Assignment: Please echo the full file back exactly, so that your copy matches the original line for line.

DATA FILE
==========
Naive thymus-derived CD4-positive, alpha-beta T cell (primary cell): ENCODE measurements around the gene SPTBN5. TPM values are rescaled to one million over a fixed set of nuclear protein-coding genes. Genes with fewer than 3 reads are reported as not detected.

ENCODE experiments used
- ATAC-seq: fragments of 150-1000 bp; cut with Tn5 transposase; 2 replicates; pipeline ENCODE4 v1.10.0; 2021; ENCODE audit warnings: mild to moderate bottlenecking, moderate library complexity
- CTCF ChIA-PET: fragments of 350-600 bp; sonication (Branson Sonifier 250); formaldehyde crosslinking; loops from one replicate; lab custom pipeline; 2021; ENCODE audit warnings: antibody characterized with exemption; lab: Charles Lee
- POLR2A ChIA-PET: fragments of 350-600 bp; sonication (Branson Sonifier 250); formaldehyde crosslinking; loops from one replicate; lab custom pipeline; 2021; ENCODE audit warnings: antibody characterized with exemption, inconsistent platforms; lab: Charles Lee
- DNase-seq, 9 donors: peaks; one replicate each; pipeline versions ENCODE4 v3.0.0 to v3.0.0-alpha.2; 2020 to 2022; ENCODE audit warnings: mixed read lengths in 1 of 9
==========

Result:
Naive thymus-derived CD4-positive, alpha-beta T cell (primary cell): ENCODE measurements around the gene SPTBN5. TPM values are rescaled to one million over a fixed set of nuclear protein-coding genes. Genes with fewer than 3 reads are reported as not detected.

ENCODE experiments used
- ATAC-seq: fragments of 150-1000 bp; cut with Tn5 transposase; 2 replicates; pipeline ENCODE4 v1.10.0; 2021; ENCODE audit warnings: mild to moderate bottlenecking, moderate library complexity
- CTCF ChIA-PET: fragments of 350-600 bp; sonication (Branson Sonifier 250); formaldehyde crosslinking; loops from one replicate; lab custom pipeline; 2021; ENCODE audit warnings: antibody characterized with exemption; lab: Charles Lee
- POLR2A ChIA-PET: fragments of 350-600 bp; sonication (Branson Sonifier 250); formaldehyde crosslinking; loops from one replicate; lab custom pipeline; 2021; ENCODE audit warnings: antibody characterized with exemption, inconsistent platforms; lab: Charles Lee
- DNase-seq, 9 donors: peaks; one replicate each; pipeline versions ENCODE4 v3.0.0 to v3.0.0-alpha.2; 2020 to 2022; ENCODE audit warnings: mixed read lengths in 1 of 9